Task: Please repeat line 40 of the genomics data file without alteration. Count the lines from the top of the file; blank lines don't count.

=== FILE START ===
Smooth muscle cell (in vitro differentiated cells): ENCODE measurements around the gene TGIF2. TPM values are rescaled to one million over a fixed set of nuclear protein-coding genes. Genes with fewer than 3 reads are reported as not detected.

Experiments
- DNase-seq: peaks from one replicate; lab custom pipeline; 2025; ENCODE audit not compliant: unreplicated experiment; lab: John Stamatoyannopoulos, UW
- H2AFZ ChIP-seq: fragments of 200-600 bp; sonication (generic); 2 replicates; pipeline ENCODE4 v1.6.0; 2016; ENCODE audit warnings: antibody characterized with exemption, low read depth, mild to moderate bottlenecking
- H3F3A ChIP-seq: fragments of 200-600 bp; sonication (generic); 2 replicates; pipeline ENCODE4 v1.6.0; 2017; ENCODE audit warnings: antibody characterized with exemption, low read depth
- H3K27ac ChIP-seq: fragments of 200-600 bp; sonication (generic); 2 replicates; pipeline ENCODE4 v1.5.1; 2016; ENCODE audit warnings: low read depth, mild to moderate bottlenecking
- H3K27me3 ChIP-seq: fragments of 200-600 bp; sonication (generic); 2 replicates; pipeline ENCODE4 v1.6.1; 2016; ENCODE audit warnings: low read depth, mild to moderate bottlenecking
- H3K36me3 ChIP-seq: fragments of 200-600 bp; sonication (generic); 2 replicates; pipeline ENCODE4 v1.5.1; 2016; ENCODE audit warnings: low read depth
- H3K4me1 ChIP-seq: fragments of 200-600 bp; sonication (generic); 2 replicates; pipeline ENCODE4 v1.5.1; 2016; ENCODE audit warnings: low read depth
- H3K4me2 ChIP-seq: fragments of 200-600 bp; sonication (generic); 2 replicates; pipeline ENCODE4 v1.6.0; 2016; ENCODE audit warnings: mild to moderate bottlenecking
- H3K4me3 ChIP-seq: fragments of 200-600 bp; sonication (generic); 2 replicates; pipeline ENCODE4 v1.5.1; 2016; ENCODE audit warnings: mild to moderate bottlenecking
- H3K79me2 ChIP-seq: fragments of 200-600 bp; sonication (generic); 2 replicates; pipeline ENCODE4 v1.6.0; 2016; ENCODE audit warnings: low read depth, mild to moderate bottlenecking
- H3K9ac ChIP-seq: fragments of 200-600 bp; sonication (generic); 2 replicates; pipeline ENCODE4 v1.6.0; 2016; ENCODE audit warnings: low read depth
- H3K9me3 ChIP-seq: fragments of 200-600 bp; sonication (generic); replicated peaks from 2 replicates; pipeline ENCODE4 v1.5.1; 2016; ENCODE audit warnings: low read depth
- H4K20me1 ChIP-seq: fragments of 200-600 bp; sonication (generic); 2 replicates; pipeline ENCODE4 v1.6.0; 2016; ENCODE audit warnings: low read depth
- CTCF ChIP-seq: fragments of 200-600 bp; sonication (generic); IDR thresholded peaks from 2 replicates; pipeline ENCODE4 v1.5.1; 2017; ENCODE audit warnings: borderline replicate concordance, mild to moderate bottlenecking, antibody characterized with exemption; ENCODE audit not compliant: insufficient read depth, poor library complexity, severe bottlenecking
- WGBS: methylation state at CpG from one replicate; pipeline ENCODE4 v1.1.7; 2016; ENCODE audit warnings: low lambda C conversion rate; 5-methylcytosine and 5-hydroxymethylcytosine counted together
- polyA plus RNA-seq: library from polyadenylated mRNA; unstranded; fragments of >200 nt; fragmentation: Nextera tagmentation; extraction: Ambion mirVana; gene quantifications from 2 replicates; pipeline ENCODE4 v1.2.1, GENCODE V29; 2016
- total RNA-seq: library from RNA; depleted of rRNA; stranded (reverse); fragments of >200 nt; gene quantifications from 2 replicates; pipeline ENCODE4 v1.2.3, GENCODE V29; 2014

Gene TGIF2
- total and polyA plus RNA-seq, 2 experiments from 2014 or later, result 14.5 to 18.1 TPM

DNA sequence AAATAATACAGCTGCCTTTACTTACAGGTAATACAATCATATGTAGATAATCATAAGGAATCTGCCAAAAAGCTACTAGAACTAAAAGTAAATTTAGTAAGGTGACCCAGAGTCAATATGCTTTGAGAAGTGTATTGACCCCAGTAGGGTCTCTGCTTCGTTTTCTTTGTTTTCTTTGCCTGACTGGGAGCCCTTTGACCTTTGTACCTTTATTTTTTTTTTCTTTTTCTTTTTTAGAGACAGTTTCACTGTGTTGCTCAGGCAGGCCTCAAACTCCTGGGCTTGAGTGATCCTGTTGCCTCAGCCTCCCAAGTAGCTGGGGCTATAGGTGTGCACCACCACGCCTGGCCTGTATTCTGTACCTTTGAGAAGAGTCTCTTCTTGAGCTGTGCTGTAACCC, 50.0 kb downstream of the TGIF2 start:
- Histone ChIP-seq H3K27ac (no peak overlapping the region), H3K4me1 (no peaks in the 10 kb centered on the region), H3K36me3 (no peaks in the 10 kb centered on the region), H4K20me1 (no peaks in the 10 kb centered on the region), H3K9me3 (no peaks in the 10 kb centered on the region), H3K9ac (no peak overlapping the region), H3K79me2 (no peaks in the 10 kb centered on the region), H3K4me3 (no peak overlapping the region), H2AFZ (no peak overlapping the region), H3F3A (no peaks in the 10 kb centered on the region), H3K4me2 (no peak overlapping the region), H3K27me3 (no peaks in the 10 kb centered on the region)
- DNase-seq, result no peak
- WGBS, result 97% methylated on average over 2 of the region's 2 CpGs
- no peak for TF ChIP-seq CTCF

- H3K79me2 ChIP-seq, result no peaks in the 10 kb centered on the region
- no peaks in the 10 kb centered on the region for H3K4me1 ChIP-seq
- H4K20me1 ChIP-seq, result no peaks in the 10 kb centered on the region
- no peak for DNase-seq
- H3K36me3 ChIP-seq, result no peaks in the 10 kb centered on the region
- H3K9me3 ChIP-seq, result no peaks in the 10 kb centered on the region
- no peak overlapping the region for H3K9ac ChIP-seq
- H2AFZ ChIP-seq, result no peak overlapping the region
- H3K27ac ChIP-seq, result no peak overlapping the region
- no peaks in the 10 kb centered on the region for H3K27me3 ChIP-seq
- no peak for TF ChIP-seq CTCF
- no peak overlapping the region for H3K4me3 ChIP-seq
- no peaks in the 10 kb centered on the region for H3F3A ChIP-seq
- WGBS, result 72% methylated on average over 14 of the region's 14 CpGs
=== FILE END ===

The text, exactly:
- WGBS, result 72% methylated on average over 14 of the region's 14 CpGs